Performing Arts Degrees

Fancy yourself as the next Kate Winslet or Benedict Cumberbatch? Think you were born for the stage? Taking a performing arts degree is the logical step towards the career of your dreams.

About Performing Arts

Contrary to old stereotypes, a performing arts degree is most definitely not a soft degree choice. It tests you physically, creatively and mentally, and pushes you to leave your comfort zone while embracing new ways of expressing yourself. It’s a course ready-made for extroverts, whilst introverts learn to extract the most from themselves - consider Hollywood actor Keanu Reeves, perhaps the most famous introvert of them all!

There is also a lot more to a performing arts degree than simply reciting tongue-twisting Shakespeare rhapsodies. As well as performance, you will also get to learn more about directing, lighting, design and even stage management.

The course lasts for three years if you choose to study full-time and six years if you prefer to study part-time.

Topics Covered

A performing arts degree is a mix of theoretical and practical study, and the exact mix will depend on the uni that you apply to. Each program is made up of a series of core modules, as well as a few optional ones. Each course differs, but topics you might study include:

  • Theories of Performance
  • Histories of Performance
  • Analysing Practice
  • Performance Projects
  • Introducing Performance
  • Introducing Visual Theatres

Most performing arts degrees are assessed on coursework alone, though this is really an umbrella term and coursework structure and what it entails will again depend on the university you apply to.

You will also be required to write essays, attend seminars, and you may also have to log a journal. In the third year, a dissertation is usual.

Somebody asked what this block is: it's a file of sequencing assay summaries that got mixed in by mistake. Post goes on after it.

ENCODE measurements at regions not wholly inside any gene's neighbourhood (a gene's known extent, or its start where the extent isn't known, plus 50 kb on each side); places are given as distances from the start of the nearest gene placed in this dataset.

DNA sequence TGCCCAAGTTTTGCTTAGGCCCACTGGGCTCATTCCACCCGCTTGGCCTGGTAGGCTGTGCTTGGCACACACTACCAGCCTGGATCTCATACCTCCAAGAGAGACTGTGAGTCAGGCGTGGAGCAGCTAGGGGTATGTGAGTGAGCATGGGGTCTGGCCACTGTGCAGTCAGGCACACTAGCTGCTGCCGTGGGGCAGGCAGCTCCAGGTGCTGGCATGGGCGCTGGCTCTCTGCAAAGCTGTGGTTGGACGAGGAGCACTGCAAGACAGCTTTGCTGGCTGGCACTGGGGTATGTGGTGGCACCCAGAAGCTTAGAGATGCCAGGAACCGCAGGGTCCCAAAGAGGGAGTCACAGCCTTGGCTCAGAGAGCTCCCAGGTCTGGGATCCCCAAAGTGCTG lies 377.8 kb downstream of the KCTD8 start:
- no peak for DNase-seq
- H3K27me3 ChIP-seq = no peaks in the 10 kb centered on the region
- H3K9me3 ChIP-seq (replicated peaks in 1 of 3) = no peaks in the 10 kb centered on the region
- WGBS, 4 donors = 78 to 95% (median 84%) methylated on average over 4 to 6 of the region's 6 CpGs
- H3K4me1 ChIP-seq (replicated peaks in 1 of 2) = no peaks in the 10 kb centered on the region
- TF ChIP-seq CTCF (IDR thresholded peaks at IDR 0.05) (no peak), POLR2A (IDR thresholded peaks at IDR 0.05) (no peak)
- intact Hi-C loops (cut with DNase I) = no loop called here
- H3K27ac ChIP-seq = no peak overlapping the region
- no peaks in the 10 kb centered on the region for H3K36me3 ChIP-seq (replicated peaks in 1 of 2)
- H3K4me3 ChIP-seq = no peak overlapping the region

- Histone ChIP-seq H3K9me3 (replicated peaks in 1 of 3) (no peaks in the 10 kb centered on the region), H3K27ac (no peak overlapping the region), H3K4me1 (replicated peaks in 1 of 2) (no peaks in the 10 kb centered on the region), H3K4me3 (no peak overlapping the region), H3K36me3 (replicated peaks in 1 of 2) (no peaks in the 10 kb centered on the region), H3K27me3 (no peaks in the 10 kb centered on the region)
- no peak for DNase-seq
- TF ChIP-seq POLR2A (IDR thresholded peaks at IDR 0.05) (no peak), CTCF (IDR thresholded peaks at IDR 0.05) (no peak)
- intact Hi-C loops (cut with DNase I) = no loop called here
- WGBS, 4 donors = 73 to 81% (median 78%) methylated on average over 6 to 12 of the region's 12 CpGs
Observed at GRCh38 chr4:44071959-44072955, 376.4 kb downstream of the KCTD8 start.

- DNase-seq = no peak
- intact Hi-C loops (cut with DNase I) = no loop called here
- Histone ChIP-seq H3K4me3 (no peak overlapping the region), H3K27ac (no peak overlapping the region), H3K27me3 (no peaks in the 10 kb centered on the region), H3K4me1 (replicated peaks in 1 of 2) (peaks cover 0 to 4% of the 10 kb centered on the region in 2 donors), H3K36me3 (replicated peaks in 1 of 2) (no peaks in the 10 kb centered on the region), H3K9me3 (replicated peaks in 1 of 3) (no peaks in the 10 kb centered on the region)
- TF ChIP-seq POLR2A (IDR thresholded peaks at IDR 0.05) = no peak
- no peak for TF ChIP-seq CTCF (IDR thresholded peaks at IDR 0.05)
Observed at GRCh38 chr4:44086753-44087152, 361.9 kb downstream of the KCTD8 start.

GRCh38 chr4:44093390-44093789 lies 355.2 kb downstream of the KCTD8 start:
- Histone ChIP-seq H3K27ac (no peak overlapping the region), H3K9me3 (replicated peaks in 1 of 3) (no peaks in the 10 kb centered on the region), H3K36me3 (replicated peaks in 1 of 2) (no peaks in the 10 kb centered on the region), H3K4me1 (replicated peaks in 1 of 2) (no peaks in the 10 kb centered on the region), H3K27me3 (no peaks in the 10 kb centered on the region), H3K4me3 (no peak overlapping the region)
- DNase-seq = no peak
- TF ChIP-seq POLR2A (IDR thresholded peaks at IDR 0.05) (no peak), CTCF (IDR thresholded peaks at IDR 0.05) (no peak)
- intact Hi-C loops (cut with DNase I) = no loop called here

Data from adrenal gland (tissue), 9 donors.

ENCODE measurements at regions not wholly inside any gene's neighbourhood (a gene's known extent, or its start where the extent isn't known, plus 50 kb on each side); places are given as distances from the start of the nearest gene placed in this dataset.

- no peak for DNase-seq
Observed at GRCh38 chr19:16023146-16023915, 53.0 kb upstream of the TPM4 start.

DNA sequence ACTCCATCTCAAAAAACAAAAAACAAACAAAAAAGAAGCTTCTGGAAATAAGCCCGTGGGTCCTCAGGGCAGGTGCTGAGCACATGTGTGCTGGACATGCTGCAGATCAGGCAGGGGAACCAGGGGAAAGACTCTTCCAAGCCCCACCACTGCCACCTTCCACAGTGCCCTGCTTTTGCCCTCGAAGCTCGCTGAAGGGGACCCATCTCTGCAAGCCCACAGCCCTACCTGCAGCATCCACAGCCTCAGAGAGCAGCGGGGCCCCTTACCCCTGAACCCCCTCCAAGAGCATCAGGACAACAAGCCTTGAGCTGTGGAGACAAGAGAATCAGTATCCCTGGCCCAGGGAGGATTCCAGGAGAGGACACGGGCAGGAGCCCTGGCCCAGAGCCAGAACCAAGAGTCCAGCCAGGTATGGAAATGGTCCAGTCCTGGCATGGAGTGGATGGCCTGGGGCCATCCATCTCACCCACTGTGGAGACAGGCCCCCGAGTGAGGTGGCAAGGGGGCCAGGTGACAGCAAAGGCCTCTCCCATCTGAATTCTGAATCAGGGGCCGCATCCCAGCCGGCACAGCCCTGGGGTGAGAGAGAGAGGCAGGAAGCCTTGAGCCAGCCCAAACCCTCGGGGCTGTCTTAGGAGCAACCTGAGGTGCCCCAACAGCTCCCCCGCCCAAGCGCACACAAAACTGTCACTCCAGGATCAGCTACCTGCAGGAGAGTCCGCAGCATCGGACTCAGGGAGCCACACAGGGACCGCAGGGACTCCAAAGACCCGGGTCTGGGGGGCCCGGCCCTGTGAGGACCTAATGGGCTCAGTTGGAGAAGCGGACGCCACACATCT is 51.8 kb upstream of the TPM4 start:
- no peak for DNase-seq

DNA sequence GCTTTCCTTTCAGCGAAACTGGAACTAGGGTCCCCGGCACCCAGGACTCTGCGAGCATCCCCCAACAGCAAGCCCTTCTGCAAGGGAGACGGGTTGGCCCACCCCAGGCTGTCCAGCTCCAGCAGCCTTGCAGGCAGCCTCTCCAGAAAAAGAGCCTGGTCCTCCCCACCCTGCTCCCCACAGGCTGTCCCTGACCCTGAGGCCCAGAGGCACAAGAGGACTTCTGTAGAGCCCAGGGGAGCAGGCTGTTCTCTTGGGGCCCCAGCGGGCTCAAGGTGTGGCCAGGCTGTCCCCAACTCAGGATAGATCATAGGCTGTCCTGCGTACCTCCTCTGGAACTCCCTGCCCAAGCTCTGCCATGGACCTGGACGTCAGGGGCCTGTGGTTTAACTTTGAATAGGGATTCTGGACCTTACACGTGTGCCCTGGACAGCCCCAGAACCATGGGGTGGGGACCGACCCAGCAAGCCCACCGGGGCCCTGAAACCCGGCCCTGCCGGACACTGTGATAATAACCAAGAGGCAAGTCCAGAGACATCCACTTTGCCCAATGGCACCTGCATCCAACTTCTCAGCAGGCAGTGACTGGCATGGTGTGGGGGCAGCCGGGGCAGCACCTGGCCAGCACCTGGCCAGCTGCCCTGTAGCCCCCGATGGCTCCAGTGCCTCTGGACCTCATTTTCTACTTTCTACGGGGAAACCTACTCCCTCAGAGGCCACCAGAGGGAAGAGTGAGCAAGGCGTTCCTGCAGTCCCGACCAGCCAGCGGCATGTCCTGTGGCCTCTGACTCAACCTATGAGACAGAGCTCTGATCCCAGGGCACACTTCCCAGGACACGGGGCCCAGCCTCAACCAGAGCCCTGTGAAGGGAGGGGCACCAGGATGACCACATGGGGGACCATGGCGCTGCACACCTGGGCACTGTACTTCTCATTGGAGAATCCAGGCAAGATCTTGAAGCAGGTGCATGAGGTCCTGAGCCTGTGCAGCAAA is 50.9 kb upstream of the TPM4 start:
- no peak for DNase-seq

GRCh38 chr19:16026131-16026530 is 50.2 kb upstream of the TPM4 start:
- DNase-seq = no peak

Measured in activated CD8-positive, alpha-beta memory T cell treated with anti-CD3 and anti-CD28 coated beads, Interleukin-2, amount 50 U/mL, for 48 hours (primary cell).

Entry Requirements

Typically, universities are looking for students with A-Levels of BCC or a DMM if you have studied a BTEC. At least one of your subjects should be relevant to the performing arts, although you might still be considered if you have relevant experience.

It’s worth bearing in mind that, although grades are requisite, they are not the only thing your application will be judged on. You will also be judged according to your experience and personal profile, while an audition is usually always a key part of the application process. Most universities will ask you to take part in an hour + workshop, and you will be assessed on your performance.

Career Prospects

Upon graduation, you will be newly armed with a range of practical and creative skills that are useful to a wide range of jobs and careers within the arts. Popular jobs/careers that you might want to consider include:

  • Actor
  • Dancer
  • Stage Director
  • Community Arts Worker
  • Theatre Director
  • Music Therapist
Alternatively, if you don’t wish to head into the arts immediately after graduation, other careers open to you are:
  • Secondary School Teacher
  • Broadcast Presenter
  • Higher Education Teacher
  • Further Education Teacher

You may also decide to go onto further education by pursuing a Masters degree.

Throughout your course, it’s well worth supplementing your degree with relevant experience. You could, for example, audition for local plays which will strengthen your resume.